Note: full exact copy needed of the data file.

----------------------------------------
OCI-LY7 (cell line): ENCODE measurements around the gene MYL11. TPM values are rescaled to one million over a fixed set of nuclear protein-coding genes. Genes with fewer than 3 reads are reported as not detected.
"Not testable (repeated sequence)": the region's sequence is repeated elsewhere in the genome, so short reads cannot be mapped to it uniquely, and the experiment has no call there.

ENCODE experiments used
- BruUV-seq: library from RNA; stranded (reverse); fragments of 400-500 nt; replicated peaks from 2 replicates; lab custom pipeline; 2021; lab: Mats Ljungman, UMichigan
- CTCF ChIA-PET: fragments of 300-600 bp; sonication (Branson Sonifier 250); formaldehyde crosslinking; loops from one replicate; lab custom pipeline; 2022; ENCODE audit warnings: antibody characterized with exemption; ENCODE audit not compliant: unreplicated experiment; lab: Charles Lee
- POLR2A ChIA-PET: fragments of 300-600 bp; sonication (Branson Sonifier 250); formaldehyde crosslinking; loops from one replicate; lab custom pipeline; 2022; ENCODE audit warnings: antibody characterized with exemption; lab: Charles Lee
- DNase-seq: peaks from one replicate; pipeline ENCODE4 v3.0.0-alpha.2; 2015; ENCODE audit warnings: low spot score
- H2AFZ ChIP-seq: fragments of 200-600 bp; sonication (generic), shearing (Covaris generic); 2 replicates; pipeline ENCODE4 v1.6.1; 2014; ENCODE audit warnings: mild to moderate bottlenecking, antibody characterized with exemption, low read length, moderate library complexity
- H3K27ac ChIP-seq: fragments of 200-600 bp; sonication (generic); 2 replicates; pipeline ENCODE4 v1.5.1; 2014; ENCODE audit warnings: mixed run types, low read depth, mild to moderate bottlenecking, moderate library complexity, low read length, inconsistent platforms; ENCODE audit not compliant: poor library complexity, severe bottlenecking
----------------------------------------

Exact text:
OCI-LY7 (cell line): ENCODE measurements around the gene MYL11. TPM values are rescaled to one million over a fixed set of nuclear protein-coding genes. Genes with fewer than 3 reads are reported as not detected.
"Not testable (repeated sequence)": the region's sequence is repeated elsewhere in the genome, so short reads cannot be mapped to it uniquely, and the experiment has no call there.

ENCODE experiments used
- BruUV-seq: library from RNA; stranded (reverse); fragments of 400-500 nt; replicated peaks from 2 replicates; lab custom pipeline; 2021; lab: Mats Ljungman, UMichigan
- CTCF ChIA-PET: fragments of 300-600 bp; sonication (Branson Sonifier 250); formaldehyde crosslinking; loops from one replicate; lab custom pipeline; 2022; ENCODE audit warnings: antibody characterized with exemption; ENCODE audit not compliant: unreplicated experiment; lab: Charles Lee
- POLR2A ChIA-PET: fragments of 300-600 bp; sonication (Branson Sonifier 250); formaldehyde crosslinking; loops from one replicate; lab custom pipeline; 2022; ENCODE audit warnings: antibody characterized with exemption; lab: Charles Lee
- DNase-seq: peaks from one replicate; pipeline ENCODE4 v3.0.0-alpha.2; 2015; ENCODE audit warnings: low spot score
- H2AFZ ChIP-seq: fragments of 200-600 bp; sonication (generic), shearing (Covaris generic); 2 replicates; pipeline ENCODE4 v1.6.1; 2014; ENCODE audit warnings: mild to moderate bottlenecking, antibody characterized with exemption, low read length, moderate library complexity
- H3K27ac ChIP-seq: fragments of 200-600 bp; sonication (generic); 2 replicates; pipeline ENCODE4 v1.5.1; 2014; ENCODE audit warnings: mixed run types, low read depth, mild to moderate bottlenecking, moderate library complexity, low read length, inconsistent platforms; ENCODE audit not compliant: poor library complexity, severe bottlenecking